Monday, 2 May 2005

The relationship between the Law of God and the Christian

Christian Tradition Selector : Question 2

James and I are taking it in turns to explain why we, in our arrogance, have definite beliefs that allow this quiz to categorise us as 100% Catholic.

In case anyone was wondering why this mattered anyway, I wrote a post about the resurrection a while back, which I like to point people to from time to time.

In any case, here's question number two. James does not follow the MLA manual of style, which I thoroughly recommend. Just for now, I'll mimic his crazy formatting:

2. What is the relationship between the Law of God and the Christian?

a. "We are not under law but under grace" - This statement not only means that the Law cannot condemn believers, but also that they may live whatever life they want and still be saved.
b. Only those portions of the Law that are re-stated in the New Testament are binding on believers - all of the Old Testament has been set aside for the Christian unless re-instated in the New.
c. Only the ceremonial (and possibly judicial) portion of the Old Testament Law has been fulfilled, and believers are still obliged to obey the Law, though it no longer condemns them. If they violate it without repentance, however, they show they are not Christians.
d. Not sure

Better start with answer a. I don't like to say it, but this really has to be answered by looking at context.* So here we are:
To all those in Rome who are loved by God and called to be saints:[...] your faith is proclaimed in all the world. - Romans 1:7-8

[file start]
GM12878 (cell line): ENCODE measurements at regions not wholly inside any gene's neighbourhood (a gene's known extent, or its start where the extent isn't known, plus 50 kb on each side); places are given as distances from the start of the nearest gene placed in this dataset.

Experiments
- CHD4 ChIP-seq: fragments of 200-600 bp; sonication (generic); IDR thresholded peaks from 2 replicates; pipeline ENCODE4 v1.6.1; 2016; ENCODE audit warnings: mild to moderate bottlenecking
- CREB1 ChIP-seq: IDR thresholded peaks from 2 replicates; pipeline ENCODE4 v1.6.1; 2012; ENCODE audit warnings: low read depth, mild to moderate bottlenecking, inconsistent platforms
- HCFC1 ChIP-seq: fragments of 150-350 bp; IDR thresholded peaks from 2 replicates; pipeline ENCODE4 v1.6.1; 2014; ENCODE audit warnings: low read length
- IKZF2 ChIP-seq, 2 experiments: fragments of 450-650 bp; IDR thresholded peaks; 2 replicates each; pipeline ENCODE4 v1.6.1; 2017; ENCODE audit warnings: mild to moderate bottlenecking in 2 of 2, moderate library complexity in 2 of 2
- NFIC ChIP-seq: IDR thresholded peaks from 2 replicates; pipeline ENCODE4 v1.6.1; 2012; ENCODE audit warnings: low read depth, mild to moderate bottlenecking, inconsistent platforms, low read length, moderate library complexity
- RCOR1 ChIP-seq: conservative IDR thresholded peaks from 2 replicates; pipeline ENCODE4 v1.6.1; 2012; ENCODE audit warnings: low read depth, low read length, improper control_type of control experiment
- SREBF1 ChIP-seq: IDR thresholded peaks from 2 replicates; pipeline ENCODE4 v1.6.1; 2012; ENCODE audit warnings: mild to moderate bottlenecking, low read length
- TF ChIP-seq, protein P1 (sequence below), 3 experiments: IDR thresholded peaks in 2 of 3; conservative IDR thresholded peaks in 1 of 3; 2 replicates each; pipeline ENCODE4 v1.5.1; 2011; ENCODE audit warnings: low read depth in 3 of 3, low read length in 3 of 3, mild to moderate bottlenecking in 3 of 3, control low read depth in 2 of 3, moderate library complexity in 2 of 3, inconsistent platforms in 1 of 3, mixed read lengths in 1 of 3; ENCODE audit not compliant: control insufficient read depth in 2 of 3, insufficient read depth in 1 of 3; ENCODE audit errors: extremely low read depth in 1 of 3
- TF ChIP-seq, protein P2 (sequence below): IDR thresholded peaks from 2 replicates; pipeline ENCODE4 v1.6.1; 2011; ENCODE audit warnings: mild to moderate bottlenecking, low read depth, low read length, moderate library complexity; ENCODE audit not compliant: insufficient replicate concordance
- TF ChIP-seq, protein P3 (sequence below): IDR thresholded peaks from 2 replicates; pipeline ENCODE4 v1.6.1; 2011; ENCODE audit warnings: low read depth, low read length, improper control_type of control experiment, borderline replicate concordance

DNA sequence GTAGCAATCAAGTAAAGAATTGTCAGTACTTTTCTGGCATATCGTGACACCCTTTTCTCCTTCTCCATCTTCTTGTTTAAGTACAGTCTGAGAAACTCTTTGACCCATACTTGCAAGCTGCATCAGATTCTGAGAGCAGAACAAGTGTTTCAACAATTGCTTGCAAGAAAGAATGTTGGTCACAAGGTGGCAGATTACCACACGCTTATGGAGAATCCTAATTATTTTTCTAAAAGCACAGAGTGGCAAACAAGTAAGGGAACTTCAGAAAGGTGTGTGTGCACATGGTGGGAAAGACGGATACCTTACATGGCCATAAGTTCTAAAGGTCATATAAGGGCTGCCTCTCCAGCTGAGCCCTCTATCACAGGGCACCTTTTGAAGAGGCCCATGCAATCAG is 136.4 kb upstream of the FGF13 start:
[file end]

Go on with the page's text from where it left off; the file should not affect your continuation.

Let not sin therefore reign in your mortal bodies, to make you obey their passions. Do not present your members to sin as instruments for unrighteousness, but present yourselves to God as those who have been brought from death to life, and your members to God as instruments for righteousness. For sin will have no dominion over you, since you are not under law but under grace.

What then? Are we to sin because we are not under law but under grace? By no means! Do you not know that if you present yourselves to anyone as obedient slaves, you are slaves of the one whom you obey, either of sin, which leads to death, or of obedience, which leads to righteousness? - Romans 6:12-16
So Paul is speaking to the faithful, Christians, in Rome and is presenting them with their choice; sin and death, or obedience and righteousness - life by implication. The simplest thing to say therefore is that Paul has clear instructions for living so as to be saved, and that does rather suggest an alternative. So far as I can make out, the actual quote is the part I have put in bold, the more convincing passage for the purpose of defending this view I have put in italics. Using the bold part seems to me like an exegetical suicide attempt, but part of being contextual, in looking at Scripture as an authoritative revelation of God, is making sure that you don't leave out the bits that don't float your boat. This answer is more to do with "sin will have no dominion over you" to my mind, but this is obviously future tense, and it seems to be conditional on yielding to God in any case. If we make God our master, we will not be mastered by sin, we have the grace of God's protection from the penalty of the law. Otherwise we don't, and it is Christians who have this choice, as much as those who do not currently know God in this way.

B seems like the most intuitive way of approaching the relationship between law and grace. It accounts for the ambivalence shown towards the law in the New Testament. Not having read James' entry for the Scripture and Tradition, I can't say with certainty how this answer will overlap, but I think that it will because the adequacy of this solution rests on the adequacy of the New Testament as a complete record of the revelation of the Word. In light of the force of Jesus' words about the eternal validity of the law, we need a stronger reason to take this view than we have: